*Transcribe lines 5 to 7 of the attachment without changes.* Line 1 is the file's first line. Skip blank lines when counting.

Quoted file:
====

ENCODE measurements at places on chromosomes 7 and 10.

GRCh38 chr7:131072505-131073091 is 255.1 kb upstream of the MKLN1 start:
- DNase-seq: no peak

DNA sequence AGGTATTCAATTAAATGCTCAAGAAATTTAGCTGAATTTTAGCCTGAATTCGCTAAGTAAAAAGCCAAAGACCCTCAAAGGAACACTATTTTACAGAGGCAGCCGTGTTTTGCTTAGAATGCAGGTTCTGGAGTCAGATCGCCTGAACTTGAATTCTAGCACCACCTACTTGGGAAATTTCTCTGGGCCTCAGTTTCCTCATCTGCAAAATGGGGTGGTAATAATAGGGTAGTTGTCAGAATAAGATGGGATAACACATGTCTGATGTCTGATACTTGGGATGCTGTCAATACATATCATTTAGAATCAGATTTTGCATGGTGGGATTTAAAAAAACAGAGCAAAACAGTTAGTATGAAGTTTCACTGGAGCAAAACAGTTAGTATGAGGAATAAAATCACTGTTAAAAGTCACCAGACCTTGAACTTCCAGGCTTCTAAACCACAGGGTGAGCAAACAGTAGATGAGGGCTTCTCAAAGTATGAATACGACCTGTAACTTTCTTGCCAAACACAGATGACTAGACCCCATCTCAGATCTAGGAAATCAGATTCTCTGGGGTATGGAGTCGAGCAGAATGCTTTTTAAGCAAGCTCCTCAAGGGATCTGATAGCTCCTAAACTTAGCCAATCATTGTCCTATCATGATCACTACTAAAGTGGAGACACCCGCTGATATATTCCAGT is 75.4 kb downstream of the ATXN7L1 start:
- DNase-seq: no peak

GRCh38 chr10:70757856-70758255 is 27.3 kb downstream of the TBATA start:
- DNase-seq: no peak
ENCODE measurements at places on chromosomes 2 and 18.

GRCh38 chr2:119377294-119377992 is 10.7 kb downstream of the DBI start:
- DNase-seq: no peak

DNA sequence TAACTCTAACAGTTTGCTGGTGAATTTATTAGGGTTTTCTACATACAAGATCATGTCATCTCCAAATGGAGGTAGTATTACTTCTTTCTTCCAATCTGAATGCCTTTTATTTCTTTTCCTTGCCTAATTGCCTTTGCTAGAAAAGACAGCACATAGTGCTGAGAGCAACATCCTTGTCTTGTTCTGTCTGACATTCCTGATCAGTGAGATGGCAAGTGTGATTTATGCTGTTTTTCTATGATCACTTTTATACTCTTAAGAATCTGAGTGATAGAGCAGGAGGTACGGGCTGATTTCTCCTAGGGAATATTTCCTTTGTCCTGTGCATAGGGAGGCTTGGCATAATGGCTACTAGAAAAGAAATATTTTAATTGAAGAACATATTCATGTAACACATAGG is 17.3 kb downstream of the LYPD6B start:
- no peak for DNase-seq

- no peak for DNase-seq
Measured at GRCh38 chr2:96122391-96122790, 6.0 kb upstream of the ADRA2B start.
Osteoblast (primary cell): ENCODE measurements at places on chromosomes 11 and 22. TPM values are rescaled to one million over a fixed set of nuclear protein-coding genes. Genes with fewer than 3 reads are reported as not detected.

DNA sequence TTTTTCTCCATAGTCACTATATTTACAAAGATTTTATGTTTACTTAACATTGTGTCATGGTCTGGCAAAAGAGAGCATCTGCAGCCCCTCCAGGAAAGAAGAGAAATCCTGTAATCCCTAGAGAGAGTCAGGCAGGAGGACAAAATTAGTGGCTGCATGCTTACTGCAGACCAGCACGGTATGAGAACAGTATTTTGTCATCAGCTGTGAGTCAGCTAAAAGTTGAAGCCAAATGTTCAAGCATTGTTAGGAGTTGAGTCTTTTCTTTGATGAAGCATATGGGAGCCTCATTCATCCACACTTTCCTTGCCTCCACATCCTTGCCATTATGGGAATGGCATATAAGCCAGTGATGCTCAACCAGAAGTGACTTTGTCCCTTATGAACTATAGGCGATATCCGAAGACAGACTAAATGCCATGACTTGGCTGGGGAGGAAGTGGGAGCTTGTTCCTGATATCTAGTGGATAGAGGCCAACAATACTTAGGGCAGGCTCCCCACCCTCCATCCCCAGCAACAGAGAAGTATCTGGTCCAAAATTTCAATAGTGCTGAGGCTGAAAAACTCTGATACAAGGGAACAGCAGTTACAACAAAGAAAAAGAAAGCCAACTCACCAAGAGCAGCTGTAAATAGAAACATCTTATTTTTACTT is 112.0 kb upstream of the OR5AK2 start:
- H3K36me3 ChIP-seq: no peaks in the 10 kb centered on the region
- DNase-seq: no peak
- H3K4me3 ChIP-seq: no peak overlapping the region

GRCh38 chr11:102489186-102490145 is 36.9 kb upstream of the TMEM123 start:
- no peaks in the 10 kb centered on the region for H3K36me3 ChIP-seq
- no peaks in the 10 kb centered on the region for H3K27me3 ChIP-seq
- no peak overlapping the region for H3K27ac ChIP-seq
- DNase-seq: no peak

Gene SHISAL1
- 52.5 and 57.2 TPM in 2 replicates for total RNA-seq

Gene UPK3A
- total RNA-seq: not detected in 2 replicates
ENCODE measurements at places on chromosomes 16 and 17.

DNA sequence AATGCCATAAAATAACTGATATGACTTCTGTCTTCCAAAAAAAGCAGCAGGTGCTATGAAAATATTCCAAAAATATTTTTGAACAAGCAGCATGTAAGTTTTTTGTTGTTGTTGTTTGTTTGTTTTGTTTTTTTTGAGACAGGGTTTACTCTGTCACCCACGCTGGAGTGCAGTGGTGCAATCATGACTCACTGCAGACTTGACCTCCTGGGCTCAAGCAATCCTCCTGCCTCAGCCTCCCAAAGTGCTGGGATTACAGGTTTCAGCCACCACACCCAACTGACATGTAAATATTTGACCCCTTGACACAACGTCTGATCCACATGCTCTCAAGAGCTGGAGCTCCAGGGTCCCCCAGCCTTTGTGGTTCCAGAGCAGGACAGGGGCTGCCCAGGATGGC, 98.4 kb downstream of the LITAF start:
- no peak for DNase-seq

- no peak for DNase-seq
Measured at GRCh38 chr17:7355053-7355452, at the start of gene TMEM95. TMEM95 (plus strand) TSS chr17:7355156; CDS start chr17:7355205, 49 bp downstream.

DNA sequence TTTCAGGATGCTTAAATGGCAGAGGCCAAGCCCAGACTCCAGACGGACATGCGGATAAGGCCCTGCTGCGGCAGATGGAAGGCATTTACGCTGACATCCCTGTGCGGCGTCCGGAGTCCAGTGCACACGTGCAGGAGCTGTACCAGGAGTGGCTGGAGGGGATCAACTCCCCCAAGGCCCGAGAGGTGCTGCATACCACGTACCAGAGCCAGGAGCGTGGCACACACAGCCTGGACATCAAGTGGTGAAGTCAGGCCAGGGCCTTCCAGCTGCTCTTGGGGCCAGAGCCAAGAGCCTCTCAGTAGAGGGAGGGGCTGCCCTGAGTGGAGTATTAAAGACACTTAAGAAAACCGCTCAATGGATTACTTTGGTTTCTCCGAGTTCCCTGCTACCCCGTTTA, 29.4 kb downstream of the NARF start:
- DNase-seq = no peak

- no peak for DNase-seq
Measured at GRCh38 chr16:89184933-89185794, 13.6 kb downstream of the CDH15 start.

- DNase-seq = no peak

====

- DNase-seq: no peak

GRCh38 chr10:70757856-70758255 is 27.3 kb downstream of the TBATA start:
- DNase-seq: no peak